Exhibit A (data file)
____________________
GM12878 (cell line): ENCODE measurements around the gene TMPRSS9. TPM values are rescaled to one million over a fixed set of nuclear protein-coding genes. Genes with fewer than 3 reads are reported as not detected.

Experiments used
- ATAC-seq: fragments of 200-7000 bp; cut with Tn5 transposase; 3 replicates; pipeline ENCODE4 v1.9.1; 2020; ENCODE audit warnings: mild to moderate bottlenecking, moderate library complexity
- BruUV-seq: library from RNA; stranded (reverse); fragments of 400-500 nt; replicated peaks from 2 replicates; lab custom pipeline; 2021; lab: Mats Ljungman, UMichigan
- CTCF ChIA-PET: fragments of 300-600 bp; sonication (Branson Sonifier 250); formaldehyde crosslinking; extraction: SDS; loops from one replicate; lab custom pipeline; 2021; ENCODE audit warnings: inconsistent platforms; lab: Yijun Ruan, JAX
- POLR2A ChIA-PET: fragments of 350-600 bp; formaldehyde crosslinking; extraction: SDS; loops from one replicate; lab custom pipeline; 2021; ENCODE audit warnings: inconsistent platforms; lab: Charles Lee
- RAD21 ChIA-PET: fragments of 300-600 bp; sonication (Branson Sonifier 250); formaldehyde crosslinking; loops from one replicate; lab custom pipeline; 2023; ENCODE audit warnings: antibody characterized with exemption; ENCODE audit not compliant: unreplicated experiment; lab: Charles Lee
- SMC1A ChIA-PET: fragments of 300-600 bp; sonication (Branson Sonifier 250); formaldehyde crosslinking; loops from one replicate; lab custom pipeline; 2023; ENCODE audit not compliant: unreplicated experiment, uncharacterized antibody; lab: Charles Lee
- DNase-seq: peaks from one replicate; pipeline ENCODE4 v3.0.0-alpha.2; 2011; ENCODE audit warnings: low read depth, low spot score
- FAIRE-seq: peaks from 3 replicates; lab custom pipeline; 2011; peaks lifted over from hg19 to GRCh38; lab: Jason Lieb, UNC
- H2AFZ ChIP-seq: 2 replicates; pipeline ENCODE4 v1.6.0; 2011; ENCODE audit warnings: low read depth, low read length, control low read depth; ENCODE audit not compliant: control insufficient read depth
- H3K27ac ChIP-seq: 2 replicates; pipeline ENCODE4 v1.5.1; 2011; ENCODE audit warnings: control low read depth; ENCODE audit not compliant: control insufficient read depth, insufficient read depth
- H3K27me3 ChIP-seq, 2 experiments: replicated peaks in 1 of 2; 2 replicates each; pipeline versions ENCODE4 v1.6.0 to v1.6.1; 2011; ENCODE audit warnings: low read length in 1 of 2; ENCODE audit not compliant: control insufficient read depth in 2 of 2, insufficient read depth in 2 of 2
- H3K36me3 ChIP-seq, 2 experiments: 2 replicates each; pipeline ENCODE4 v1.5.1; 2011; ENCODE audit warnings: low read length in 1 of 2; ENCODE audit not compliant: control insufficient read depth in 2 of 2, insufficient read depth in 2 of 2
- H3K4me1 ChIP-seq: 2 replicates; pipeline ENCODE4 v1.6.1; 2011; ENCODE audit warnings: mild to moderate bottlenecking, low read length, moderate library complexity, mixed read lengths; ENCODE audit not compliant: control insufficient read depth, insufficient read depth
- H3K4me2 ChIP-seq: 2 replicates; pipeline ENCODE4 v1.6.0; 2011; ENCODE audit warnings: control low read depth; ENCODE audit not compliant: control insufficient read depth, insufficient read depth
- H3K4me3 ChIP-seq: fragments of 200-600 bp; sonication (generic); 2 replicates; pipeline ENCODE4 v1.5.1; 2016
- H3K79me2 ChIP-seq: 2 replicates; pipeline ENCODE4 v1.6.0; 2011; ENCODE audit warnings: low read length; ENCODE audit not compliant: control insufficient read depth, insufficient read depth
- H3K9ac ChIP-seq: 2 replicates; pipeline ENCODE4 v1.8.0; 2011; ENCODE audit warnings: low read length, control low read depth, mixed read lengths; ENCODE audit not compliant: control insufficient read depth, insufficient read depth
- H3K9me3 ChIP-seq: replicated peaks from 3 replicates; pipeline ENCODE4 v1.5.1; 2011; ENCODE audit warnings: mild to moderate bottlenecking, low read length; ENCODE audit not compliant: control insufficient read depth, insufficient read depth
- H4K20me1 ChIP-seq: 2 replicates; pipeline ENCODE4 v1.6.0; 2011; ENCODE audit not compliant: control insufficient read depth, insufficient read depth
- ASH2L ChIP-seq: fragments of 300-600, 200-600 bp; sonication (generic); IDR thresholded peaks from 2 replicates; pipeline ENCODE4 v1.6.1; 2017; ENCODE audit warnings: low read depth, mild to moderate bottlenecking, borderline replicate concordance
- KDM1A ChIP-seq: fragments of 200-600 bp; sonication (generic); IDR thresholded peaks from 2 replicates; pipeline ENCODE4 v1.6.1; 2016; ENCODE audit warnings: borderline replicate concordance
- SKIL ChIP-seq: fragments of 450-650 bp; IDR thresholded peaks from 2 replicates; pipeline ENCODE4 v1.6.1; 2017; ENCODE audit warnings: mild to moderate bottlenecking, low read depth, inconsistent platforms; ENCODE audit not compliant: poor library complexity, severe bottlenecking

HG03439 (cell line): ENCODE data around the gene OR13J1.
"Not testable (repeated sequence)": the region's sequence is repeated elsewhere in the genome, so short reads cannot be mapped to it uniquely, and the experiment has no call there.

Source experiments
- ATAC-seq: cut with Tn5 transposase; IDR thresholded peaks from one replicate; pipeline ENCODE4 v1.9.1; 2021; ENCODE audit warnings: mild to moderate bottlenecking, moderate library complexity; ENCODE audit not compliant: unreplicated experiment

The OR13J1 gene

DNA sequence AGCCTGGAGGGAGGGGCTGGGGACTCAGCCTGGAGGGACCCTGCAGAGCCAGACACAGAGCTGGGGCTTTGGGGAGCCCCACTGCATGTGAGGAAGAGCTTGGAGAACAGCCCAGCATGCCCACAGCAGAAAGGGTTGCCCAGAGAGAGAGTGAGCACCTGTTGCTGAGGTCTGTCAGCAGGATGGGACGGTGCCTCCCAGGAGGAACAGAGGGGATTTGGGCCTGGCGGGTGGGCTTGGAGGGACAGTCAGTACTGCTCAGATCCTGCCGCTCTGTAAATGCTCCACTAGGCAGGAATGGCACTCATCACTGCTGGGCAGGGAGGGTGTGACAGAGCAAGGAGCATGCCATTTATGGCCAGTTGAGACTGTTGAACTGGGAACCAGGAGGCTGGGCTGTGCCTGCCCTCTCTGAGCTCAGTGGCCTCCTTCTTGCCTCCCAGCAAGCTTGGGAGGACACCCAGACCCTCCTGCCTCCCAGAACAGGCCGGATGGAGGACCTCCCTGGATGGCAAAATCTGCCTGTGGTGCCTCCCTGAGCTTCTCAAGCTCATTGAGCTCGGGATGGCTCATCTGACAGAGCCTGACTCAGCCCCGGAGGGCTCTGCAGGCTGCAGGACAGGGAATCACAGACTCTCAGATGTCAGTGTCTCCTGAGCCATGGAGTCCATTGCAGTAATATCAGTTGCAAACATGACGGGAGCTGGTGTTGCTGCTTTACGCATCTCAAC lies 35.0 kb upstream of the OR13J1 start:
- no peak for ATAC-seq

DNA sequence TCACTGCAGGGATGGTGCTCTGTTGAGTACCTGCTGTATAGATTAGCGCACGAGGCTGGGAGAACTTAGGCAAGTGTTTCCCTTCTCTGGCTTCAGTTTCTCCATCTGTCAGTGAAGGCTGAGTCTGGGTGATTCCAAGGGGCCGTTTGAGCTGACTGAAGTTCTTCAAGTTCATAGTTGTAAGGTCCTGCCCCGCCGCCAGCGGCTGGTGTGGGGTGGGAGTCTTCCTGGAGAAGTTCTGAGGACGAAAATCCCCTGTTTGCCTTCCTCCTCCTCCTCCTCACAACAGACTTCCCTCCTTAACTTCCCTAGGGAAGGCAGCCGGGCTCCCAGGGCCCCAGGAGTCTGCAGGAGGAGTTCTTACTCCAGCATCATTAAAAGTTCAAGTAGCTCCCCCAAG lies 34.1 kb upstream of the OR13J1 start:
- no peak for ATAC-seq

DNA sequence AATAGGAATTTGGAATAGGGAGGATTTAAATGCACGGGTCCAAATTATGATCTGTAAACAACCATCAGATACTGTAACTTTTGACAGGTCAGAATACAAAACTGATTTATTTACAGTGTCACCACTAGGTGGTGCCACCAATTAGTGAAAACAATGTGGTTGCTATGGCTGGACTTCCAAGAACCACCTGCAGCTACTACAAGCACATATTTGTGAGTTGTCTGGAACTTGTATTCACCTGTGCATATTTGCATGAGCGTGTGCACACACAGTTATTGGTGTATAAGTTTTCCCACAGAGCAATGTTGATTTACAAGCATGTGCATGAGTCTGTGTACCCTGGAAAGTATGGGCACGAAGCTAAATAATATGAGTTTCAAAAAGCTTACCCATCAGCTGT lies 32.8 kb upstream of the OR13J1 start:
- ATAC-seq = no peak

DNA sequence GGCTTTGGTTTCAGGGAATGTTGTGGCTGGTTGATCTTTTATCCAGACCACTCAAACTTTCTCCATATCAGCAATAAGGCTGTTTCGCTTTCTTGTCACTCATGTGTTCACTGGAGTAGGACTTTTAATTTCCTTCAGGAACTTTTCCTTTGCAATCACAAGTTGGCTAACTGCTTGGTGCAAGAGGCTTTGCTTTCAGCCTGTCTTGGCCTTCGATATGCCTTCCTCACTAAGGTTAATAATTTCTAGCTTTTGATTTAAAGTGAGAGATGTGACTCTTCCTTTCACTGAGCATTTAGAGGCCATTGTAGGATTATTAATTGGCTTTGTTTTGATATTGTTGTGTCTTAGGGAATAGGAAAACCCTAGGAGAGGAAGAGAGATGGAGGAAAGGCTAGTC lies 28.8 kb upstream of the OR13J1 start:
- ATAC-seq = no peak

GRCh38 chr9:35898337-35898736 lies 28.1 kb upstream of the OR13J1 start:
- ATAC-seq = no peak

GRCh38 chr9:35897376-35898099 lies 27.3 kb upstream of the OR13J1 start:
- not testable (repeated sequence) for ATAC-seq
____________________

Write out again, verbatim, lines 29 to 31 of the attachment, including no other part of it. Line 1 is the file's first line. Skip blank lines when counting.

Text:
The OR13J1 gene

DNA sequence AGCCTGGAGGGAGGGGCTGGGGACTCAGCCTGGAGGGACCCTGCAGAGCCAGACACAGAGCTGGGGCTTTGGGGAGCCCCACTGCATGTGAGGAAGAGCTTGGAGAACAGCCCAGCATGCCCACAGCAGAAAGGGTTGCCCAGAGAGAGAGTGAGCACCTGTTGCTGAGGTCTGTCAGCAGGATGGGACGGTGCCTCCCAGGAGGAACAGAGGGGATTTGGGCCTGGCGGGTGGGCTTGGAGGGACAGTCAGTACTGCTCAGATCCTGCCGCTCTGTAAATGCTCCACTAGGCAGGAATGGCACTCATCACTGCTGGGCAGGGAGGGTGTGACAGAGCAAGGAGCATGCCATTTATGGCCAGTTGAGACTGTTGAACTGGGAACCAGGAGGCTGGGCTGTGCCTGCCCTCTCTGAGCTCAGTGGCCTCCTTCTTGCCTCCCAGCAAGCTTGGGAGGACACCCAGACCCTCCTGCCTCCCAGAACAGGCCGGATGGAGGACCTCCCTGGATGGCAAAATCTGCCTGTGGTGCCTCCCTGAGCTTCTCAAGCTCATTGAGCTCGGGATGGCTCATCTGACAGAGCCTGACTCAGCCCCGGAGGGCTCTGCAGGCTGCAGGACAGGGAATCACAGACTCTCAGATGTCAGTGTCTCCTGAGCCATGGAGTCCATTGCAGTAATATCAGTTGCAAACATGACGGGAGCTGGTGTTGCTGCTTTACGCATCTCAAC lies 35.0 kb upstream of the OR13J1 start:
- no peak for ATAC-seq